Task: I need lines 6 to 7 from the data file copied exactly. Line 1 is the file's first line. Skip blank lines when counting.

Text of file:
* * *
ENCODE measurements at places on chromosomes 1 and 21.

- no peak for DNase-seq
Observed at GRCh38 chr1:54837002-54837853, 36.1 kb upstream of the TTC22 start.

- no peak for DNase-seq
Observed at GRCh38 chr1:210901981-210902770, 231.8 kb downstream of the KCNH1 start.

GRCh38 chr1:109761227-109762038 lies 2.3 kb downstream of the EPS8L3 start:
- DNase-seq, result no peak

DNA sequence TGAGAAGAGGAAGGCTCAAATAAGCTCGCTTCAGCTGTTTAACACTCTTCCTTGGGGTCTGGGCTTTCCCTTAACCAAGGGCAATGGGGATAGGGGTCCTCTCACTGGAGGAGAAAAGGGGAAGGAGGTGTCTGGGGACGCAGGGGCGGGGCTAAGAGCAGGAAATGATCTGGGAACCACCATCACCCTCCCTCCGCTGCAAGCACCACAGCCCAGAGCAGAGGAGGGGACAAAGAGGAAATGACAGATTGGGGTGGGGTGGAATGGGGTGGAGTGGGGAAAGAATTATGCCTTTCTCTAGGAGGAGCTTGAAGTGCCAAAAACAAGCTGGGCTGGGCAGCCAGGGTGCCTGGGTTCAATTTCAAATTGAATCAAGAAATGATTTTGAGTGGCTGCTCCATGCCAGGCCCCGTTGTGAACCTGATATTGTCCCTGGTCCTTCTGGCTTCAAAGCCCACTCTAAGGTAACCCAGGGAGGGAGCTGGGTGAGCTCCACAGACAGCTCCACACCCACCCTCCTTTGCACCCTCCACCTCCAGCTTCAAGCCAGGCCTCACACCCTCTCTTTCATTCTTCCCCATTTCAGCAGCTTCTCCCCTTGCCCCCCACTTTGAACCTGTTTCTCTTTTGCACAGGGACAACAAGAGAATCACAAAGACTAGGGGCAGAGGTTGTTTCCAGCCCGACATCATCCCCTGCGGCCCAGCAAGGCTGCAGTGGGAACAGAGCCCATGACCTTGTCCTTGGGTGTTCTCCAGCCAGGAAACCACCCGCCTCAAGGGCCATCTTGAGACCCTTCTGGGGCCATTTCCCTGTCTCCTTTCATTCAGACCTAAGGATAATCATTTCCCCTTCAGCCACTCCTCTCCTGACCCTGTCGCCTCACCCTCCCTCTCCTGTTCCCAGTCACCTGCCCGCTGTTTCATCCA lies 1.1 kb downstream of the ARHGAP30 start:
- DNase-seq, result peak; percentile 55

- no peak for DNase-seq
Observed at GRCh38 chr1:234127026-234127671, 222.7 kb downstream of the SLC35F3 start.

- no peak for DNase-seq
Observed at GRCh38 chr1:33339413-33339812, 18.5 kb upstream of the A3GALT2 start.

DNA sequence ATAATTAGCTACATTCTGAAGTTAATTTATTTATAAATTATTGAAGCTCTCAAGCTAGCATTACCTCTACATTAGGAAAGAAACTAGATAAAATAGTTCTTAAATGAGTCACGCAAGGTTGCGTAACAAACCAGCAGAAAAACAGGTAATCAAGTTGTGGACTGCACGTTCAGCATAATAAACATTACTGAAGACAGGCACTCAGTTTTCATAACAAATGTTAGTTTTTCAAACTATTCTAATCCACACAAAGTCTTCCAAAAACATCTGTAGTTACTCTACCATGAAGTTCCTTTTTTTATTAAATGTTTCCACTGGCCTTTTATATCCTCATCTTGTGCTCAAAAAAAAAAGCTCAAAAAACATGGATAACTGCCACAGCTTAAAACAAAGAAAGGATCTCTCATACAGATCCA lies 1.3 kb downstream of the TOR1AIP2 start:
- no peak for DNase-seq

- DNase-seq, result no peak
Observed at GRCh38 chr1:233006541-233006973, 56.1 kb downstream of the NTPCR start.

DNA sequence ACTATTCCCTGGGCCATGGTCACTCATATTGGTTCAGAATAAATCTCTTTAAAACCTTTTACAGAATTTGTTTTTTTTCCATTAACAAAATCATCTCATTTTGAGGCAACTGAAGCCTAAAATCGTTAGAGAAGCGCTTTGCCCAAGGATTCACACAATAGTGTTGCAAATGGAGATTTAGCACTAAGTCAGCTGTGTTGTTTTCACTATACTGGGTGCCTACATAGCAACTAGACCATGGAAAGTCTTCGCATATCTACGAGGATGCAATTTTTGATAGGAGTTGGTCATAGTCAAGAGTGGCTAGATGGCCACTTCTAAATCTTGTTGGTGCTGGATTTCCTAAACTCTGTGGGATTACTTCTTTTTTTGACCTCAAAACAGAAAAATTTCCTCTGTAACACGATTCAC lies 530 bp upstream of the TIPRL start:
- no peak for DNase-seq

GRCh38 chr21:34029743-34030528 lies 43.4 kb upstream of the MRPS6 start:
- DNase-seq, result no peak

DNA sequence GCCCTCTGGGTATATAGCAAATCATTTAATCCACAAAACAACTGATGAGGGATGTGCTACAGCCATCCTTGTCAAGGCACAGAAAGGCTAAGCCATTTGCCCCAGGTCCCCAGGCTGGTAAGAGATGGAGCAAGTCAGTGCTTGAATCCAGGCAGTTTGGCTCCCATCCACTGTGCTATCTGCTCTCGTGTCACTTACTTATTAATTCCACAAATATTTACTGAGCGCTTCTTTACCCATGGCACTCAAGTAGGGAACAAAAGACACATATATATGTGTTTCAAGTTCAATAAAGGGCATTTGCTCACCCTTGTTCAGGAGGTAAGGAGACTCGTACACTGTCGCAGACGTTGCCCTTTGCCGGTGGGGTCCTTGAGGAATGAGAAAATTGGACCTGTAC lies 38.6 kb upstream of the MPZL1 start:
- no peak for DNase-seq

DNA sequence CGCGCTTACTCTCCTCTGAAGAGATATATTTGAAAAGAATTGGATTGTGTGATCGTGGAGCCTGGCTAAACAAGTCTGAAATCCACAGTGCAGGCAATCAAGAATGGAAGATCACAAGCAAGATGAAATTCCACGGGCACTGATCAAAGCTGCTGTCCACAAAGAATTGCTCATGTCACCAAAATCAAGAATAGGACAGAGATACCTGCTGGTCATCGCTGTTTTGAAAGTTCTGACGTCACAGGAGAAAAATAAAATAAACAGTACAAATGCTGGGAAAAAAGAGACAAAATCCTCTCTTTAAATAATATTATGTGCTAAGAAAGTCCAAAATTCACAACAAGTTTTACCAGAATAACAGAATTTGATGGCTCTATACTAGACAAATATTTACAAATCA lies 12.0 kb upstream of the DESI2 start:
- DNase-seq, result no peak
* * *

GRCh38 chr1:109761227-109762038 lies 2.3 kb downstream of the EPS8L3 start:
- DNase-seq, result no peak